If you wish. The outer lining of the cell. Membrane, whatever. Also the outer linings of the cell-like things inside the cell.


23 posted on 09/06/2006 11:55:28 AM PDT by RightWhale (Repeal the law of the excluded middle)
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To: PatrickHenry
Everybody be nice.

Oh, you bwute! You bwute! Imagine my little fists pummeling your smarmy, wude chest.

24 posted on 09/06/2006 12:45:24 PM PDT by VadeRetro (Liberalism is a cancer on society. Creationism is a cancer on conservatism.)
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To: VadeRetro
Smarmy and rude placemarker.
25 posted on 09/06/2006 12:57:08 PM PDT by PatrickHenry (Where are the anachronistic fossils? Where are the moderate creationists?)
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To: PatrickHenry; VadeRetro
You both prove my point.
26 posted on 09/06/2006 2:23:52 PM PDT by tallhappy (Juntos Podemos!)
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To: PatrickHenry

Moo U propaganda placemarker. I love it :-)


27 posted on 09/06/2006 2:25:16 PM PDT by furball4paws (Awful Offal)
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To: tallhappy; PatrickHenry; VadeRetro
Hell...he may be a smarmy and rude guy, but he's our smarmy and rude guy.

And once again, we prove your point (lucky your hat covers it). [Geez, am I funny or what?]

28 posted on 09/06/2006 2:28:56 PM PDT by Pharmboy (Every single day provides at least one new reason to hate the mainstream media...)
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To: Pharmboy
Swami placemark.


29 posted on 09/06/2006 2:35:02 PM PDT by dread78645 (Evolution. A doomed theory since 1859.)
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To: stripes1776

Why do the tentative words bother you? That's how science works.

Hypotheses are developed. They use words like "may" and "might."

Seriously, do you have a problem with science?


30 posted on 09/06/2006 2:48:08 PM PDT by stands2reason (ANAGRAM for the day: Socialist twaddle == Tact is disallowed)
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To: stands2reason
Seriously, do you have a problem with science?

I have a problem with people, whether politicians, salesmen, or scientists, making exaggerated claims and predictions simply because they sound good.

Some scientist have made and are making unrealistic preditions about the speed with which therapies will be produced. Here is an article from last year, "Medical Value of Stem Cells 'Over-Hyped'", in which Robert Wilson, a professor of fertility studes at Imperial Colleg London, cautions "I think it is unlikely that embryonic stem cells are likely to be useful in health care for a long time."

In another article on the same subject, "Stem Cell Hopes Distorted by 'Arrogance and Spin'", it says that scientists are being over-optimistic and providing a "case study in scientific arrogance and the danger of 'spining' a good story."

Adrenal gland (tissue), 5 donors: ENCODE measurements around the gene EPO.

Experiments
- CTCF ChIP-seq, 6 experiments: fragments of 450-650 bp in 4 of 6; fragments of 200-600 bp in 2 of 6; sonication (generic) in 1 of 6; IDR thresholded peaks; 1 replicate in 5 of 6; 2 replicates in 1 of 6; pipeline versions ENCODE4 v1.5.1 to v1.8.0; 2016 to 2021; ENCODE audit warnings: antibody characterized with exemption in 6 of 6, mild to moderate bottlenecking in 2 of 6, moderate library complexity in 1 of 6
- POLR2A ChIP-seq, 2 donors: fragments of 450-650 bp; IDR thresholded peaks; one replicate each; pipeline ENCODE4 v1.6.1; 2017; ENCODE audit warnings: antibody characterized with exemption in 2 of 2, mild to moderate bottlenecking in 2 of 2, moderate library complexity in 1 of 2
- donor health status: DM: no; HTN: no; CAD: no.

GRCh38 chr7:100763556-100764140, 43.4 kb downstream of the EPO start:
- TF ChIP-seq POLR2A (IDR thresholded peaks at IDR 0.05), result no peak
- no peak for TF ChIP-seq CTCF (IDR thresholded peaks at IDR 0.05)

Hypotheses in science are never proven. What a scientist can do is collect experimental data that supports the hypotheses. Einsteins theory of relativity has never been proven and can't be. Inductive reasoning from experimental is not a proof. All any one can say is that the data supports the hypothesis. Someone may come up with a better hypothesis later on. Indeed, Einstein spent the last 35 years of his life trying to find a unified field theory that would reconcile his theory with quantum mechanics. He failed.

But a predition of the speed with which therapies will be found is not a hypothesis. It is only a prediction, and not a very good one when it is done simply to get research money. What I am asking for is to cut the hype and be more realistic about what may be possible.

Their are huge obstacle to overcome. Scientists do not know the mechanisms to direct embryonic stem cells to specific types of cells. There is also some evidence to suggest that such adult cells could spontaneously revert back to stem cells, or start growing in distorted and unpredictable ways like a cancer.

And what about proper peer review? A Korean scientist faked cloning experiments and lots of people simply accepted the findings because they wanted them to be true. That is not good science by any stretch of the imagination.

Let's all just cool the hype.

31 posted on 09/06/2006 3:44:38 PM PDT by stripes1776
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To: stands2reason
Sorry, but the second link is my previous reply is broken due to a spelling error in the code. This should do it.
32 posted on 09/06/2006 3:49:34 PM PDT by stripes1776
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To: RightWhale

Ah! Life!


33 posted on 09/06/2006 5:20:46 PM PDT by phantomworker (A camel is a horse designed by committee. Sofa king crazy.)
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To: RightWhale
the cell wall does the afferent and efferent thinking.

...and since the egg is the woman's contribution -- it shows how early the woman is able to multitask. :-)

Cheers!

34 posted on 09/06/2006 7:04:05 PM PDT by grey_whiskers
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To: PatrickHenry
From the article:

“There are thousands of genes that are redundant. We found about one in a thousand genes that are unique to the eggs – and some of them, they don’t have a known function yet,” Cibelli said. “Now we can clone these genes and put them into cells and see if they may have a role in the creation of stem cells – without fertilization or destruction of human embryos.”

All very intriguing, and promising line of inquiry -- hope it proves frutiful!

35 posted on 09/07/2006 1:09:55 PM PDT by ToryHeartland
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Placemarker


36 posted on 09/07/2006 2:59:15 PM PDT by b_sharp (Objectivity? Objectivity? We don't need no stinkin' objectivity.)